Randomized, single blind, controlled trial.Objective.
To determine the efficacy of 2 components of musculoskeletal physiotherapy on chronic low back disorder.Summary of Background Data.
Musculoskeletal physiotherapy encompasses many treatment methods, however, manual therapy and exercises to rehabilitate spinal stabilization are the most frequently used. Despite their popularity, scant evidence supports their use on subjects with chronic low back disorder.Methods.
A total of 346 subjects were randomized to manual therapy, a 10-week spinal stabilization rehabilitation program, or a minimal intervention control group. Data were collected at baseline, and 3, 6, 12, and 24 months after intervention. Outcome measures recorded intensity of low back pain, disability, handicap, medication, and quality of life. There were 4 main variables combined in a primary component analysis to form a single outcome measure (i.e., a measure of dysfunction).Results.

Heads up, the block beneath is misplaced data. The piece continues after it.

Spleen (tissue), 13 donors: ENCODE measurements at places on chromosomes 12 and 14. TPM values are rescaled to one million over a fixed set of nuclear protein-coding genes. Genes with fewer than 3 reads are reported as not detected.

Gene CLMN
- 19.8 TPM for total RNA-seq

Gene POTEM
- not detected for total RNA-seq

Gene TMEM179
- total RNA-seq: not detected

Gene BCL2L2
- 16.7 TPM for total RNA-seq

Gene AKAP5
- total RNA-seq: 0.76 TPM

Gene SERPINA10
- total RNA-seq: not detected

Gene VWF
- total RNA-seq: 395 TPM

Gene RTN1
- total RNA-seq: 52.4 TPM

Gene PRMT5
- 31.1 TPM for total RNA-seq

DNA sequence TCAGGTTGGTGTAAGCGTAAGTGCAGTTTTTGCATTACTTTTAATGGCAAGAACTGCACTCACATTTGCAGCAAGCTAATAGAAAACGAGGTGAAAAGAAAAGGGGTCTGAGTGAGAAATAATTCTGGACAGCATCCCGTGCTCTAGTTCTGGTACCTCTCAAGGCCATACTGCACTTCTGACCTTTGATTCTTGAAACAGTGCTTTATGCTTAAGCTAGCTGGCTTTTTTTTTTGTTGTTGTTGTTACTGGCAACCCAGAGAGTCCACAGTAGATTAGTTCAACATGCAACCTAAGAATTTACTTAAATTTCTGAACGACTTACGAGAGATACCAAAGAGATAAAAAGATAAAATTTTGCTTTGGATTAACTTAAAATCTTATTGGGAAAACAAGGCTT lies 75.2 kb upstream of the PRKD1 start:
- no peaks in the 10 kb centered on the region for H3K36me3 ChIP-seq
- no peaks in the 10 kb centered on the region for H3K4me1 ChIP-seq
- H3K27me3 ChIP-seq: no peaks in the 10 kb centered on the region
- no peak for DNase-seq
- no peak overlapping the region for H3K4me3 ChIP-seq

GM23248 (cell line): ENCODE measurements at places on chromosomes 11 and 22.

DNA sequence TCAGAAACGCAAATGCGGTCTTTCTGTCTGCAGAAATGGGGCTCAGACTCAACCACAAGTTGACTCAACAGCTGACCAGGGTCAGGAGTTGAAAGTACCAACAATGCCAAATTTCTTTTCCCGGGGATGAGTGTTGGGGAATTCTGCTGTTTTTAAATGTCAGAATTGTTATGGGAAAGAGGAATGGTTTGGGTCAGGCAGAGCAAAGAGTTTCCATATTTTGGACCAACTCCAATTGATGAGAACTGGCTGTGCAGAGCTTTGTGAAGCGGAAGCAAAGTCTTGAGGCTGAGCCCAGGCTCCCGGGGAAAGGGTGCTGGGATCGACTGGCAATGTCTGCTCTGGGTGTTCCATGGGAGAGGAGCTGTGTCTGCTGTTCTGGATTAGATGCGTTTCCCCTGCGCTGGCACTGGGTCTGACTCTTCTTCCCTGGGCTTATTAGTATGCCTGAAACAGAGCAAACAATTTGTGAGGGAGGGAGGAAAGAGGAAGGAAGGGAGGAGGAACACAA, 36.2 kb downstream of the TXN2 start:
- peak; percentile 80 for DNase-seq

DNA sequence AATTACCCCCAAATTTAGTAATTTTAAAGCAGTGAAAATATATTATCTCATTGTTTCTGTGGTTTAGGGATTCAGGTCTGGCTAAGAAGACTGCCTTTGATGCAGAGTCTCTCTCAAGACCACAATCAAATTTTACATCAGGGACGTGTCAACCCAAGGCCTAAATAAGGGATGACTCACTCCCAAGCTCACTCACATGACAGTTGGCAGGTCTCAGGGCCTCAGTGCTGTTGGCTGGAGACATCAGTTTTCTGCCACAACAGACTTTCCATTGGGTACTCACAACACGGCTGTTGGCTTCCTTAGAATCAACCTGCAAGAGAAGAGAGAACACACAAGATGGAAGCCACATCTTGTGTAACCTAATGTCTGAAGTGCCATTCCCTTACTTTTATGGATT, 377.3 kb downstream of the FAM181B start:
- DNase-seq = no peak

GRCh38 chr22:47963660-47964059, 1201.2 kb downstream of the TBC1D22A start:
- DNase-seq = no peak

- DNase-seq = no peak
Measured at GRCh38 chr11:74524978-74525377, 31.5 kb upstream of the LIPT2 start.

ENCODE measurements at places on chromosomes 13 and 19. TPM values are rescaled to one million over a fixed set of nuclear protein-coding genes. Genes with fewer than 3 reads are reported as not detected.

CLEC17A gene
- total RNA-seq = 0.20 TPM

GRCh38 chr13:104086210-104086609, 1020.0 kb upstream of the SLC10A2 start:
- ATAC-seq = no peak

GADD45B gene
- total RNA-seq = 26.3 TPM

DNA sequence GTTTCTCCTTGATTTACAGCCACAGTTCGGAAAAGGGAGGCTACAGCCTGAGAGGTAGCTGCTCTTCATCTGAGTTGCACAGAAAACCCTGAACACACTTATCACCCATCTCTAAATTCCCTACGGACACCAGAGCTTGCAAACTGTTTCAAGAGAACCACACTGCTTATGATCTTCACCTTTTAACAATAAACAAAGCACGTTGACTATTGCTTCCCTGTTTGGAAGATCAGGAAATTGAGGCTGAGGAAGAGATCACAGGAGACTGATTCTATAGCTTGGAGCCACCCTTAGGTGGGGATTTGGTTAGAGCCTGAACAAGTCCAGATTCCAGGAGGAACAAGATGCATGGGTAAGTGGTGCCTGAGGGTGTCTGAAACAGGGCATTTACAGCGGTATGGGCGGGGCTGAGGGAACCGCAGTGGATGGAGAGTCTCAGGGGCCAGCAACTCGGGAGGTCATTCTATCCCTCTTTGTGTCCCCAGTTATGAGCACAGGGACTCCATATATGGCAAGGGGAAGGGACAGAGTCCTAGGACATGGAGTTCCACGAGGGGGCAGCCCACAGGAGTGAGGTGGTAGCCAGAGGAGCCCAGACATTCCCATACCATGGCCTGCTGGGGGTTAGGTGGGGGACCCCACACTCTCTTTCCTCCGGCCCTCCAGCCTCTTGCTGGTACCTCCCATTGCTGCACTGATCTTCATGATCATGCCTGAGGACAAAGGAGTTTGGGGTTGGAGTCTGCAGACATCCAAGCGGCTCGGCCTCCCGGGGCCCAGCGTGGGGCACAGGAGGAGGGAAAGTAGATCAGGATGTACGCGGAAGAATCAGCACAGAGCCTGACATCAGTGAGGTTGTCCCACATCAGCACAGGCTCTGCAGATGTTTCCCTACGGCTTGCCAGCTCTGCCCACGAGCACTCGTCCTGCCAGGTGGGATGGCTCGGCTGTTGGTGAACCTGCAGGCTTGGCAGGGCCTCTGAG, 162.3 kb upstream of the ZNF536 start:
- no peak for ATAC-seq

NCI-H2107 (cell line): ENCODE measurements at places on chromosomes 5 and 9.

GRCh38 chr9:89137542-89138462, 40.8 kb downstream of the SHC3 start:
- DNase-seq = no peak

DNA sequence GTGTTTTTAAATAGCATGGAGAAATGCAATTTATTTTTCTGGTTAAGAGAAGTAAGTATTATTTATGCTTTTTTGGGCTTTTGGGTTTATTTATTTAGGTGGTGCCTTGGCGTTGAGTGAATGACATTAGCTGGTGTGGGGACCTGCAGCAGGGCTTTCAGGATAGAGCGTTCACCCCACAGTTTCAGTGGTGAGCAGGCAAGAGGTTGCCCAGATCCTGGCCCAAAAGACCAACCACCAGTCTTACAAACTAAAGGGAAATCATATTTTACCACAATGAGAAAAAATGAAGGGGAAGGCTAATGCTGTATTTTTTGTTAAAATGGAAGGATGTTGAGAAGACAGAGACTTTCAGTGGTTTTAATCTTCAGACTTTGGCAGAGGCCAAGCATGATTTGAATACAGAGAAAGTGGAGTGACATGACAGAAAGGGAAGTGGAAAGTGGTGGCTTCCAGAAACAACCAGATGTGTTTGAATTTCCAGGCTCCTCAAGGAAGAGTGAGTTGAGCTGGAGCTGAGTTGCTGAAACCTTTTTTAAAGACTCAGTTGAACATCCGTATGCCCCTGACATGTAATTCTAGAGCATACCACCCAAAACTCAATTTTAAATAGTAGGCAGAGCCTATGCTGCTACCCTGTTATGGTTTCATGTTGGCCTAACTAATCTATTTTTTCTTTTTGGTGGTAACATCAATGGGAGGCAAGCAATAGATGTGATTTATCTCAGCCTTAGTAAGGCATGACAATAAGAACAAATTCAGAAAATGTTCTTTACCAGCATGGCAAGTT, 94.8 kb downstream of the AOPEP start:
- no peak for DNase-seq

The results indicated statistically significant improvements in favor of the spinal stabilization group at the 6-month stage in pain (65.9% reduction in symptoms) and dysfunction (combined mean reduction of 134, standard error 23.84), and at the 1-year stage in medication (34.3% reduction in medication), dysfunction (combined mean reduction of 134, standard error 18.2), and disability (mean difference in change 15.71 Oswestry Disability Index, 95% confidence interval 19.3–10.01).Conclusions.
As a component of musculoskeletal physiotherapy, the spinal stabilization program is more effective than manually applied therapy or an education booklet in treating chronic low back disorder over time. Both manual therapy and the spinal stabilization program are significantly effective in pain reduction in comparison to an active control. To our knowledge and up until now, this result has not been shown in patients with chronic low back disorder.